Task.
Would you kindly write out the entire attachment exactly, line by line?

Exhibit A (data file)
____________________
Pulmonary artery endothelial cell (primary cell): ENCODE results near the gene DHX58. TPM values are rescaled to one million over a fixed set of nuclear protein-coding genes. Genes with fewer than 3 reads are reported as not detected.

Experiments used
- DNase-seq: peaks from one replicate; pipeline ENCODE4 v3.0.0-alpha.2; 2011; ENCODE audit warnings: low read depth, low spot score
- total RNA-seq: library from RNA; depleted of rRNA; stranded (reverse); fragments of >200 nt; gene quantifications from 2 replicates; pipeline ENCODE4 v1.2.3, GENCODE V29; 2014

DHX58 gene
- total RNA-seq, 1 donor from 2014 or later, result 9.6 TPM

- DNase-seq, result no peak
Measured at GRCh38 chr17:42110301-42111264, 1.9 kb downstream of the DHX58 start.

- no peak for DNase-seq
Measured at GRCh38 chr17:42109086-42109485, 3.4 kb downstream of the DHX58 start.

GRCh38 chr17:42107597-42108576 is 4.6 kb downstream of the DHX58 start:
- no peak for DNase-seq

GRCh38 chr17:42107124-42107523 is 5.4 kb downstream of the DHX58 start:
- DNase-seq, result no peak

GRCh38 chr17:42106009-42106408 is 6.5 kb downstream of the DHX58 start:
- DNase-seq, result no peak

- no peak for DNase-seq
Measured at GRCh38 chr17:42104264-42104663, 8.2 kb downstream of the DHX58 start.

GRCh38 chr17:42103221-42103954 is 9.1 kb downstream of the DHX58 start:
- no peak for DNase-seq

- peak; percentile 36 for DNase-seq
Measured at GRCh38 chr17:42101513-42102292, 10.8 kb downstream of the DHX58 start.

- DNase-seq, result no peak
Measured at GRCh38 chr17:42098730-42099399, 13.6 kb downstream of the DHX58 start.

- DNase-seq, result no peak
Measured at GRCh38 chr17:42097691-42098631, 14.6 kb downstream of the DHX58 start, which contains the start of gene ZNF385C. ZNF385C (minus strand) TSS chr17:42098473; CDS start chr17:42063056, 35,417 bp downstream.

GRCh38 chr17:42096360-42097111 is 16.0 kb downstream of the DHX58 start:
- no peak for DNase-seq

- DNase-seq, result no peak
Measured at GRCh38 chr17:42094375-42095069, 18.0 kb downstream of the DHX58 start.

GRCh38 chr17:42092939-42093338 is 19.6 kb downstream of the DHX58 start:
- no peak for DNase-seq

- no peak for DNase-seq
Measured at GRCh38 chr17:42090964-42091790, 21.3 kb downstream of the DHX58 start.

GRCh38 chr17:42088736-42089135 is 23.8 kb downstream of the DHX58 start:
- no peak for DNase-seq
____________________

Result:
Pulmonary artery endothelial cell (primary cell): ENCODE results near the gene DHX58. TPM values are rescaled to one million over a fixed set of nuclear protein-coding genes. Genes with fewer than 3 reads are reported as not detected.

Experiments used
- DNase-seq: peaks from one replicate; pipeline ENCODE4 v3.0.0-alpha.2; 2011; ENCODE audit warnings: low read depth, low spot score
- total RNA-seq: library from RNA; depleted of rRNA; stranded (reverse); fragments of >200 nt; gene quantifications from 2 replicates; pipeline ENCODE4 v1.2.3, GENCODE V29; 2014

DHX58 gene
- total RNA-seq, 1 donor from 2014 or later, result 9.6 TPM

- DNase-seq, result no peak
Measured at GRCh38 chr17:42110301-42111264, 1.9 kb downstream of the DHX58 start.

- no peak for DNase-seq
Measured at GRCh38 chr17:42109086-42109485, 3.4 kb downstream of the DHX58 start.

GRCh38 chr17:42107597-42108576 is 4.6 kb downstream of the DHX58 start:
- no peak for DNase-seq

GRCh38 chr17:42107124-42107523 is 5.4 kb downstream of the DHX58 start:
- DNase-seq, result no peak

GRCh38 chr17:42106009-42106408 is 6.5 kb downstream of the DHX58 start:
- DNase-seq, result no peak

- no peak for DNase-seq
Measured at GRCh38 chr17:42104264-42104663, 8.2 kb downstream of the DHX58 start.

GRCh38 chr17:42103221-42103954 is 9.1 kb downstream of the DHX58 start:
- no peak for DNase-seq

- peak; percentile 36 for DNase-seq
Measured at GRCh38 chr17:42101513-42102292, 10.8 kb downstream of the DHX58 start.

- DNase-seq, result no peak
Measured at GRCh38 chr17:42098730-42099399, 13.6 kb downstream of the DHX58 start.

- DNase-seq, result no peak
Measured at GRCh38 chr17:42097691-42098631, 14.6 kb downstream of the DHX58 start, which contains the start of gene ZNF385C. ZNF385C (minus strand) TSS chr17:42098473; CDS start chr17:42063056, 35,417 bp downstream.

GRCh38 chr17:42096360-42097111 is 16.0 kb downstream of the DHX58 start:
- no peak for DNase-seq

- DNase-seq, result no peak
Measured at GRCh38 chr17:42094375-42095069, 18.0 kb downstream of the DHX58 start.

GRCh38 chr17:42092939-42093338 is 19.6 kb downstream of the DHX58 start:
- no peak for DNase-seq

- no peak for DNase-seq
Measured at GRCh38 chr17:42090964-42091790, 21.3 kb downstream of the DHX58 start.

GRCh38 chr17:42088736-42089135 is 23.8 kb downstream of the DHX58 start:
- no peak for DNase-seq